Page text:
Volume V, Number 12.
Lahaina Roads, Maui
Coming to the island of Maui next
week we will anchor in beautiful Lahaina
Roads. There the water is, nol' mally,
as clear as any place in the
world, and a person can follow the
line of the anchor cable many fathoms
down into the bright blue water. The
first city that or- e encounters on going
ashore is Lahaina.
It is the principal city of the island
and is where the sailor ashore spends
a fair percent of his time. In connection
with this city, mostly due to its
close proximity is the Lahainaluna
Technical High School. It is reached
by a road, gently ascending from the
town, to a place about three miles inland,
and brings to view one of the
most historical and most beautiful
spots on the island. The Lahainaluna
School, situated in a place affording
a good view of the blue Pacific, and
the islands of Lanai and Molakai, is
steeped in tradition and famed for the
good it has done the people of Maui.
Many of Maui'~ agricultural and industrial
leaders cherish Lahainaluna
as their alma mater.
Lahainaluna was founded in the year
1831, having for its first building a
grass hut. There were practically no
funds available with which to better
the conditions of the school, but the
first class, consisting of some 25 middle
aged men, who, realizing the necessity
for educational advantages,
built additional buildings and the pre_
sent road which leads to the town below.
One of the original stone buildings
stills stands on the campus and
( Continued on paee Z.)
At Sea Attacking French- Frigate- Shoals
Supplys Super - Service
The prices of malted milks and milk
shakes have been reduced from 20 ets.
to 15 cts. and from 15 cts. to 10 cts.
respectively without reducin2' the size
SALES AT THE SHIP~ SERVICE fOUNTAIN
HAVE INC. REASED rOO% SiNCE THEY HIREf)
•. THE NEW SODA . JERKER 1 ,...
It has been decided to wrap laundry
bundles for everyone who desires them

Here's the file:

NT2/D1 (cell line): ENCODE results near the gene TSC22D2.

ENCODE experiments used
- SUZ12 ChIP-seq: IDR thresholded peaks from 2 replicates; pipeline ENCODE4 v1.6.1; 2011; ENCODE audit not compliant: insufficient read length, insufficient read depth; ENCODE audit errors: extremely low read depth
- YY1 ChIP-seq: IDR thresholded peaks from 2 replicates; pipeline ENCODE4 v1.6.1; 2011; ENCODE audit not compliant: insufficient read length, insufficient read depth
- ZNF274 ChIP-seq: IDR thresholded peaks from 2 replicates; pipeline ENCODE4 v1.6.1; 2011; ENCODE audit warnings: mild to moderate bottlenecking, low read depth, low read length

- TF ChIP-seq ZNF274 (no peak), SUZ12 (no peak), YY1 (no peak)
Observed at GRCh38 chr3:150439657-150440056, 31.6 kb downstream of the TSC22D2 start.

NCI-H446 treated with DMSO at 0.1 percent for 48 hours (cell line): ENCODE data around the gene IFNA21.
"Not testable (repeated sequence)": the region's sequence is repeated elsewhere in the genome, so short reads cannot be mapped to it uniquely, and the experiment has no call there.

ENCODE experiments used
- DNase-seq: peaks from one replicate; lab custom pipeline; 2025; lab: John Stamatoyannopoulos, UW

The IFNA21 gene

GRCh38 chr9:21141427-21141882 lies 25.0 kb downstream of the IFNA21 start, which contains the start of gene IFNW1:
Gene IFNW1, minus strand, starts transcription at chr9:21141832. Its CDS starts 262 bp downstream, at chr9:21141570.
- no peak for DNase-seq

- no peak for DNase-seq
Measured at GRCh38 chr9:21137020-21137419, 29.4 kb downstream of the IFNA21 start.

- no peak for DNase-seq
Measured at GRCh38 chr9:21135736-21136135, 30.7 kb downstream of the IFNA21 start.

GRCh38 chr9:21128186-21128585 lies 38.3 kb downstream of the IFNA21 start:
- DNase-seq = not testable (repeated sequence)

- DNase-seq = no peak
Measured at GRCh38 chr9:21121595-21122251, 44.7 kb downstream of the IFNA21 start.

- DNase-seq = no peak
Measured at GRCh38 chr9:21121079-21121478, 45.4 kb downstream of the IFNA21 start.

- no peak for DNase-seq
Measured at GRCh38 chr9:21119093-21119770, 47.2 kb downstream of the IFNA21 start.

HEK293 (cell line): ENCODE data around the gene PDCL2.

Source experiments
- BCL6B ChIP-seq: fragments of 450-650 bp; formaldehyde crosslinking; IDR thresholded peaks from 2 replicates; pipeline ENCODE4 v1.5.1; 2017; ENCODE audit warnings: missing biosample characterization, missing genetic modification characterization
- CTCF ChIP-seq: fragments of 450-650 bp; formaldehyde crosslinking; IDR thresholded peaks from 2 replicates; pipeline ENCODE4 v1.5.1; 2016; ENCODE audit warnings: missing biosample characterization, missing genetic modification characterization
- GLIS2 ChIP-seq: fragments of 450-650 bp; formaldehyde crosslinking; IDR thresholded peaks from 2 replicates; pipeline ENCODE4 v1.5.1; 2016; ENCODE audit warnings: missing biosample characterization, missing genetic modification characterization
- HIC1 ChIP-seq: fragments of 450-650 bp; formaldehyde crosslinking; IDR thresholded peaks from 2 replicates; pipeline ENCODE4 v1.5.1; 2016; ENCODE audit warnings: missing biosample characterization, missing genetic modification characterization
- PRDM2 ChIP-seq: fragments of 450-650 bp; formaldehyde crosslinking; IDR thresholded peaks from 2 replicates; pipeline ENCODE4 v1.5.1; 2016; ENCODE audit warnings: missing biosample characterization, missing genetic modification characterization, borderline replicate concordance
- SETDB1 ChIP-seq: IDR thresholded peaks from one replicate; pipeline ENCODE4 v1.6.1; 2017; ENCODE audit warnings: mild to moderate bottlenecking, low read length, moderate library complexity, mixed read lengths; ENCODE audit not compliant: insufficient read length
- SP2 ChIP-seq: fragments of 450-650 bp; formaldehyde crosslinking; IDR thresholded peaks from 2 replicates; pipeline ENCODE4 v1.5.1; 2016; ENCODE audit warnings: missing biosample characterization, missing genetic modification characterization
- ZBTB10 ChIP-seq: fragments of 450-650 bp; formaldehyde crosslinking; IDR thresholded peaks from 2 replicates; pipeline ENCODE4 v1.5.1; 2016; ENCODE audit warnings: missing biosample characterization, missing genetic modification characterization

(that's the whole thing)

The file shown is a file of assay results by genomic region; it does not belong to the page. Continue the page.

wrapped. This procedure is an experiment
to see if most of the crew desires
individual packages. It is hoped
that more of the personnel will take
advantage of the new service in our
laundry - individual packages for each
man. Laundry prices are very reasonable
- in fact the average laundry bill
for an enlisted man should not average
more than $ 1.25 a month. It surely
is worth that amount to have your
clothes laundered for you, bearing in
( Continued on paee •. )
March 29, 1938
Pie Eating Contest
On The Quarter Deck
The contest was held under the supervision
of Ens. Quackenbush and was
attended by all who cared to come.
That means that there was a goodly
number of the ship's company present,
and the catapult<' and flight deck were
crowded to capacity. The divisions
that were not represented were the
fourth and the C& N, though Michau's
name was given for the latter group.
All entries were given a choice of
their pie, and all took cream pies except
the lad from the First Division,
turret striker Gregory. He did a good
job of trying but was at a disadvantage.
' Podner' Meadows of the B div.
was at a disadvantage in that he already
had consumed a total of six
cokes and two pies at the Ship's Service
Store and was therefore quite
filled already. Magee, entered on behalf
of the A div., spilled a part of
his pie on the table and some of the
merengue on the deck. He did well. Another
that tried the best he knew was
' Wolf' Vrooman of the R. Though he
spilled his pie he carried on bravely
to the end and finished in third place.
He cleaned it all up, too. Perry, who
stood up for the Marine Detachment
did well till he lost his whole pie, tin
and all, off the table and onto the
deck. Lucky that the deck had been
previously covered with tarpaulin.
While all this had been going on, our
friend Osborne, C. E., of the F division,
was diligently eating away, downing
the pie given to him, getting the filling
in his hair and eyes, but without
a pause he kept on till nothing was
( Continued on paee 2.)